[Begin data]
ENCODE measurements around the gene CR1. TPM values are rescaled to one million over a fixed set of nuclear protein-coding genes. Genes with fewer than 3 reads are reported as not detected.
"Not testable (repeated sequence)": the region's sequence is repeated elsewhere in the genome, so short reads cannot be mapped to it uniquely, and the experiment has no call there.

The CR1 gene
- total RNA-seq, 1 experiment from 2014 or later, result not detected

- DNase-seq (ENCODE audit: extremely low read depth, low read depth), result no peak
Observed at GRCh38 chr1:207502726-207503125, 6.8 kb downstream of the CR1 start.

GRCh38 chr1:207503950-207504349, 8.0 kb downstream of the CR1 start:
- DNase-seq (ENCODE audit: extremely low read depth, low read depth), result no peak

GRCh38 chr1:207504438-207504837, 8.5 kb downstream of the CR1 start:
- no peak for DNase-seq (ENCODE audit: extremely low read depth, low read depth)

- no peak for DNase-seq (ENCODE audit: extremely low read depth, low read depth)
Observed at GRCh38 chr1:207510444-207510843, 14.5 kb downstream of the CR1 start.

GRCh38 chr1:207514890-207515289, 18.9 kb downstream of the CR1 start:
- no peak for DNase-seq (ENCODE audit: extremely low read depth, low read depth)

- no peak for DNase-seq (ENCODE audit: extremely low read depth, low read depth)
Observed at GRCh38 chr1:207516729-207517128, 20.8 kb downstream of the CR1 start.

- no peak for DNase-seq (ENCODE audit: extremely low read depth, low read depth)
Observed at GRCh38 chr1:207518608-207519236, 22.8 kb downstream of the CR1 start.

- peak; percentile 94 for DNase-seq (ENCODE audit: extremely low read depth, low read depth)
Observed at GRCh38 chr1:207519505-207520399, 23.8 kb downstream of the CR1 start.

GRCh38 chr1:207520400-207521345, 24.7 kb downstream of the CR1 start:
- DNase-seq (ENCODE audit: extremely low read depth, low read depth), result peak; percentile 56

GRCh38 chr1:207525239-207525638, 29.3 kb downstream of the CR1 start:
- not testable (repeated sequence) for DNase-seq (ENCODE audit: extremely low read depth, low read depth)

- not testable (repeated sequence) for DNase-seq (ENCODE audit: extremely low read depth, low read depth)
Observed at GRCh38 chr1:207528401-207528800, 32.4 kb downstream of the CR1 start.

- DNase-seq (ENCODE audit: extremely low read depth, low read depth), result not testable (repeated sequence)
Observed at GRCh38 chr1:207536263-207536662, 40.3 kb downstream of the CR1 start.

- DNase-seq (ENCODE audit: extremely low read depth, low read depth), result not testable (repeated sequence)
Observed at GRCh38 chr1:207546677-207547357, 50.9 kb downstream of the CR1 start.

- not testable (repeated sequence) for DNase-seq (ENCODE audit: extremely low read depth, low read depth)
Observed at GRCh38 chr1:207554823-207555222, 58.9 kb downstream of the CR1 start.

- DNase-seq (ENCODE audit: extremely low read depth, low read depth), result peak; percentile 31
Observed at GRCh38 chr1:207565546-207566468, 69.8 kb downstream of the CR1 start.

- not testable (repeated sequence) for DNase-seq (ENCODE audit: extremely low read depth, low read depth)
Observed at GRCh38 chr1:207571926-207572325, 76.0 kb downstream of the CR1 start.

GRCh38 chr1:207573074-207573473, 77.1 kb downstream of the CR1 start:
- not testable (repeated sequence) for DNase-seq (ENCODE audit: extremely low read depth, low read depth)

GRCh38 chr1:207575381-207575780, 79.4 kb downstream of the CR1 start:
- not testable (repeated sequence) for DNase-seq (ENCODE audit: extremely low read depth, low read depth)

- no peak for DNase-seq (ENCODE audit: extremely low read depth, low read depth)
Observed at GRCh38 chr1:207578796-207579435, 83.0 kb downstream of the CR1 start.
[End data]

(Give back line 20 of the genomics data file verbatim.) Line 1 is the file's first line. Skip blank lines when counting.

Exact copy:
Observed at GRCh38 chr1:207519505-207520399, 23.8 kb downstream of the CR1 start.